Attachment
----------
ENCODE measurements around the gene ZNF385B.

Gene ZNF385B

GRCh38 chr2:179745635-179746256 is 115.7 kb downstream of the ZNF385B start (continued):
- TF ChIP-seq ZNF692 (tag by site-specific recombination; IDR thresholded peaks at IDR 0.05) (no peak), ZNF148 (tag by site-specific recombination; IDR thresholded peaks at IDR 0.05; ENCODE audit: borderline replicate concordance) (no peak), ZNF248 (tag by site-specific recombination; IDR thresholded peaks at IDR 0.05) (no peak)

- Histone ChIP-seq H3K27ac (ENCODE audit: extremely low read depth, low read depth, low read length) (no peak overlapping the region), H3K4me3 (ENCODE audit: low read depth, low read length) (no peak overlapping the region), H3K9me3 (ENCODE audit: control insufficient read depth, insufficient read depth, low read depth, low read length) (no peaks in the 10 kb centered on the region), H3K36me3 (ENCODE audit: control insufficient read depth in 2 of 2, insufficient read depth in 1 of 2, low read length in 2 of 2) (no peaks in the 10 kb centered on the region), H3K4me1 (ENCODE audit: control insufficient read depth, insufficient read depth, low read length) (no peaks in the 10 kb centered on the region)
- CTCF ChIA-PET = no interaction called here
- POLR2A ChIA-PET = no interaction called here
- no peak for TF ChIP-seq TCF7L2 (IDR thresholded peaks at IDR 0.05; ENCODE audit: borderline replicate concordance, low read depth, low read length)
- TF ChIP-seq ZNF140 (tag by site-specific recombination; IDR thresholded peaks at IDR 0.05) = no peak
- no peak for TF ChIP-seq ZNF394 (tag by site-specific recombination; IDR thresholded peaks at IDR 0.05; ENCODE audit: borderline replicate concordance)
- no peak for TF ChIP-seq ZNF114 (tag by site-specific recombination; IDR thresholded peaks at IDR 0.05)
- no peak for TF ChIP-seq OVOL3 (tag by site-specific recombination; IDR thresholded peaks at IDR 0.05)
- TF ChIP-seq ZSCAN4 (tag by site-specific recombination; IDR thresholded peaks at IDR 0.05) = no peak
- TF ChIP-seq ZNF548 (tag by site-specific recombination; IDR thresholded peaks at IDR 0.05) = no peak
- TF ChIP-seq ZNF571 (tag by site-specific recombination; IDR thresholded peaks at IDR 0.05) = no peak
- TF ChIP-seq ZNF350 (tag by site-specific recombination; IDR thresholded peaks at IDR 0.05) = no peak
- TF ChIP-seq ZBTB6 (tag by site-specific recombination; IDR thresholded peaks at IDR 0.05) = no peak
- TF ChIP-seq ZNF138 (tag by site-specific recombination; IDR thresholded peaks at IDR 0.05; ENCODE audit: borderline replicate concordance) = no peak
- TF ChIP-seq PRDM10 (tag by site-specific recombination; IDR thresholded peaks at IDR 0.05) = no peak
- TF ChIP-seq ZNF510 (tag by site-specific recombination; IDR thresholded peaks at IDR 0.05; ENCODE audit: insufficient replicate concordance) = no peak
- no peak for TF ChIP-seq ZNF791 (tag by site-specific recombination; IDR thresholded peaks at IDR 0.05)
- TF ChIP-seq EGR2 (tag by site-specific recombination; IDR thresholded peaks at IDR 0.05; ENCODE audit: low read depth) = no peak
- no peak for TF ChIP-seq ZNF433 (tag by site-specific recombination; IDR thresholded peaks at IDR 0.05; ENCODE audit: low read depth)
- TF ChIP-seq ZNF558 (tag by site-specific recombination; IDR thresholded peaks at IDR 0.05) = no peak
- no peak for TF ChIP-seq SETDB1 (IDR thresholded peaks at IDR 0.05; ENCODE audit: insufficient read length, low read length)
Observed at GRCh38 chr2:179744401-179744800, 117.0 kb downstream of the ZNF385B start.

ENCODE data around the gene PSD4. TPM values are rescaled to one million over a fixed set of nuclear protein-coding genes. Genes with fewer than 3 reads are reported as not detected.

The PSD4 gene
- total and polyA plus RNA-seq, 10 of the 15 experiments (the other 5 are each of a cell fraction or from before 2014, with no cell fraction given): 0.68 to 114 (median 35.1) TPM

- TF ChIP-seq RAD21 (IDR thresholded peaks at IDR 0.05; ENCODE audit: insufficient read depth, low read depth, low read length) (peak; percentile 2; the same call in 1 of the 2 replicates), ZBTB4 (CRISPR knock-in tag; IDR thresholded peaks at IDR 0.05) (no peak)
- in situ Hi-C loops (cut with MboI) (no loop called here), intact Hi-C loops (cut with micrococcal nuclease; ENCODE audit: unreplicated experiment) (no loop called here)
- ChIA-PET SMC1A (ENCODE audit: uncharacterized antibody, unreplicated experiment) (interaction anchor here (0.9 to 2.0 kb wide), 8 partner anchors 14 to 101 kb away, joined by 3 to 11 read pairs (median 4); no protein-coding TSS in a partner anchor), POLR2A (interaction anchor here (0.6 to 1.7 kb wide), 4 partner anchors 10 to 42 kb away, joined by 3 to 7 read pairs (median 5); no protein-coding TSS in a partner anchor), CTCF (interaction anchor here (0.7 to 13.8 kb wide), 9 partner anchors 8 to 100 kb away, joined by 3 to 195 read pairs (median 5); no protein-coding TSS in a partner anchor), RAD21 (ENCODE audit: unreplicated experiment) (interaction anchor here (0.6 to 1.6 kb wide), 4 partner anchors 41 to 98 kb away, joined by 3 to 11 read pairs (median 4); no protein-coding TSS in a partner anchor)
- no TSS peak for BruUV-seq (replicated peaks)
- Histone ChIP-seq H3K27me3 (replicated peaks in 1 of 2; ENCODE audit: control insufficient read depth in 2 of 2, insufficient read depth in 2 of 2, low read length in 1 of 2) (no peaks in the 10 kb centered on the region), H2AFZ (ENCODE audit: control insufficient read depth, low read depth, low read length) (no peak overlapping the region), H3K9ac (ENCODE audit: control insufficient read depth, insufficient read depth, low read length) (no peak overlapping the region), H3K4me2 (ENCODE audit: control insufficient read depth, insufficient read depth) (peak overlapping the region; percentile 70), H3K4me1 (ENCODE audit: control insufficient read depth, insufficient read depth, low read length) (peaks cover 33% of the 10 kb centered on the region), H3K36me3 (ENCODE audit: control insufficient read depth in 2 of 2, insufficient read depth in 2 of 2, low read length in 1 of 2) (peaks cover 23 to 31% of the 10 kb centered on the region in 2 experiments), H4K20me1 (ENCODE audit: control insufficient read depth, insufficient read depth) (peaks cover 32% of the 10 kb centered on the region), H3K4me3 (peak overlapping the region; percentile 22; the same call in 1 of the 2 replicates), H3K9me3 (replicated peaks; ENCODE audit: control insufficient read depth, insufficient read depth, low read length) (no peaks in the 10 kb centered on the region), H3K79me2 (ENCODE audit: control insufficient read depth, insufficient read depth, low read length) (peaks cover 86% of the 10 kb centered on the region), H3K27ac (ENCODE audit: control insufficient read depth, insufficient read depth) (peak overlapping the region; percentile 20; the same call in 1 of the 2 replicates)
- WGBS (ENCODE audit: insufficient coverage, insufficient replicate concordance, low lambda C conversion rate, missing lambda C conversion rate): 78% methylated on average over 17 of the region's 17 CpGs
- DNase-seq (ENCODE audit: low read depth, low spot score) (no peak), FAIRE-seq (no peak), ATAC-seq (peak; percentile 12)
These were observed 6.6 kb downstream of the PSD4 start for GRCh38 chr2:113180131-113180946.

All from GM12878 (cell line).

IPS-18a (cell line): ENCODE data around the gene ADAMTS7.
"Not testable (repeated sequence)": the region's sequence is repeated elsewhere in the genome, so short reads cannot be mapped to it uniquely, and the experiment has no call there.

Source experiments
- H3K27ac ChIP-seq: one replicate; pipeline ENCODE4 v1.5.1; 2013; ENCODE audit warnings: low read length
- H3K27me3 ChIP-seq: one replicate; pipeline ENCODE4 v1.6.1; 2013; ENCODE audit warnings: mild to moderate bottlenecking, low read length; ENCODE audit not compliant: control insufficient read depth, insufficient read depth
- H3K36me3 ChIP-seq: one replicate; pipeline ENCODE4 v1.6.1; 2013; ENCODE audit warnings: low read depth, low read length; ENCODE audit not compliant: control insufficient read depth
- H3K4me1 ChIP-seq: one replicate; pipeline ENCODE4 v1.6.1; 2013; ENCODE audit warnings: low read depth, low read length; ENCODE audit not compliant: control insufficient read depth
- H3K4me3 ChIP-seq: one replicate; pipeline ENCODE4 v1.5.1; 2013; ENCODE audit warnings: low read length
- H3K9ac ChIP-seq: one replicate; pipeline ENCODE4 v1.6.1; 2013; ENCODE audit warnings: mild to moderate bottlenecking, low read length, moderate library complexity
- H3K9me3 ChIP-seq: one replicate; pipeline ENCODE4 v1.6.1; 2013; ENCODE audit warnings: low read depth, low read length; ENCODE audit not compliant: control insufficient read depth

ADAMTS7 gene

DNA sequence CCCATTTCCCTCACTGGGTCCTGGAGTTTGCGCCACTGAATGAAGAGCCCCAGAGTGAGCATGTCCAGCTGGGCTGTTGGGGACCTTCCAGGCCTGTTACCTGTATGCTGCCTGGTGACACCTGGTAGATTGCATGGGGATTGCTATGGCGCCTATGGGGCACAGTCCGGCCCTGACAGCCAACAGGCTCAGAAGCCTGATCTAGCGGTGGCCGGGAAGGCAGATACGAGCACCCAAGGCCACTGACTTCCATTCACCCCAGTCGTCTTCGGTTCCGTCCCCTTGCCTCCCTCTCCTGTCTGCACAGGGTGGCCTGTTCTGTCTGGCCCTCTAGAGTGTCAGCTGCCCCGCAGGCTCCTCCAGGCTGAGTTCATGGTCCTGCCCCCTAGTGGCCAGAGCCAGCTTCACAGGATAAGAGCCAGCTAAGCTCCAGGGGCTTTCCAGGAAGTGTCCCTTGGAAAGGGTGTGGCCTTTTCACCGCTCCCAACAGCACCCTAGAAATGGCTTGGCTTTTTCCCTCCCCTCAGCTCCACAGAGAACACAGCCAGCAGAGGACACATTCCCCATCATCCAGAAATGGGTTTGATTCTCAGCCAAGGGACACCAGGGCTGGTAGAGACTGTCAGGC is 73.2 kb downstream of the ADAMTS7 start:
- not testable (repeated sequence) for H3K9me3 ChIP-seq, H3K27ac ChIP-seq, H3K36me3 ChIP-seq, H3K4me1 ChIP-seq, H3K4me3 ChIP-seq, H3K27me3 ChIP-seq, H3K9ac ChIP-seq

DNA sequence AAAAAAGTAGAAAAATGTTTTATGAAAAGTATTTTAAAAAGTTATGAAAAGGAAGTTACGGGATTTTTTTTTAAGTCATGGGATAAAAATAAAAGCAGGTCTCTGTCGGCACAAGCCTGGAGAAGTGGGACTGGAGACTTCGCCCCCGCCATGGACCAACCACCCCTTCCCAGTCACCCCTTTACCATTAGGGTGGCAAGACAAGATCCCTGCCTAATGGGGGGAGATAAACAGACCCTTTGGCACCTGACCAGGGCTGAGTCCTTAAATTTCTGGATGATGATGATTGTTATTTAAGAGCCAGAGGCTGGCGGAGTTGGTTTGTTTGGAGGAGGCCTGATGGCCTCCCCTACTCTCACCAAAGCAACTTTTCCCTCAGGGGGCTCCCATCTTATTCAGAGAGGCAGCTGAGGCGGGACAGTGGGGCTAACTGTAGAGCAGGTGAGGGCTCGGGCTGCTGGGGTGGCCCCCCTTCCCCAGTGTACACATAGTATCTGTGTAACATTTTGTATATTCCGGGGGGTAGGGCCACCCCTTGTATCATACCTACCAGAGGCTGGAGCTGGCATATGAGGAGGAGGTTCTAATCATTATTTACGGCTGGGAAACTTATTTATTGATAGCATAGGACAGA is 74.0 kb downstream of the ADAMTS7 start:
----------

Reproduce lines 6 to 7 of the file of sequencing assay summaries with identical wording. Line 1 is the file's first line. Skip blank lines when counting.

- CTCF ChIA-PET = no interaction called here
- POLR2A ChIA-PET = no interaction called here